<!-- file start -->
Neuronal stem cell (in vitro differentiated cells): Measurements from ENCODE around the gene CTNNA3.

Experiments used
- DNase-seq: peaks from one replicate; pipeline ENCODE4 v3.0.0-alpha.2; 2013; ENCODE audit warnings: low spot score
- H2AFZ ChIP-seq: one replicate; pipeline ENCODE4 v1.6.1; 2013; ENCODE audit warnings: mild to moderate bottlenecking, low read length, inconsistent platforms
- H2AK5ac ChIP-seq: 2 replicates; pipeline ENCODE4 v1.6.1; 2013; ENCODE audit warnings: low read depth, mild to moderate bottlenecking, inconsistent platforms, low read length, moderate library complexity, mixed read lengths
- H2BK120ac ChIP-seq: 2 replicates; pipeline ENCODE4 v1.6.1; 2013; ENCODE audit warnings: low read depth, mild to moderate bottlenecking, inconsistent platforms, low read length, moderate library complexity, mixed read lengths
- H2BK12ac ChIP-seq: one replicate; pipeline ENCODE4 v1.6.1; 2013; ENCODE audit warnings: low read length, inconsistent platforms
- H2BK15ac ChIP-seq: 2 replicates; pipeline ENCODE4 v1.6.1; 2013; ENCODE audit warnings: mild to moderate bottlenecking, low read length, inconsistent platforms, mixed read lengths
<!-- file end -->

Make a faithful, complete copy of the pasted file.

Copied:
Neuronal stem cell (in vitro differentiated cells): Measurements from ENCODE around the gene CTNNA3.

Experiments used
- DNase-seq: peaks from one replicate; pipeline ENCODE4 v3.0.0-alpha.2; 2013; ENCODE audit warnings: low spot score
- H2AFZ ChIP-seq: one replicate; pipeline ENCODE4 v1.6.1; 2013; ENCODE audit warnings: mild to moderate bottlenecking, low read length, inconsistent platforms
- H2AK5ac ChIP-seq: 2 replicates; pipeline ENCODE4 v1.6.1; 2013; ENCODE audit warnings: low read depth, mild to moderate bottlenecking, inconsistent platforms, low read length, moderate library complexity, mixed read lengths
- H2BK120ac ChIP-seq: 2 replicates; pipeline ENCODE4 v1.6.1; 2013; ENCODE audit warnings: low read depth, mild to moderate bottlenecking, inconsistent platforms, low read length, moderate library complexity, mixed read lengths
- H2BK12ac ChIP-seq: one replicate; pipeline ENCODE4 v1.6.1; 2013; ENCODE audit warnings: low read length, inconsistent platforms
- H2BK15ac ChIP-seq: 2 replicates; pipeline ENCODE4 v1.6.1; 2013; ENCODE audit warnings: mild to moderate bottlenecking, low read length, inconsistent platforms, mixed read lengths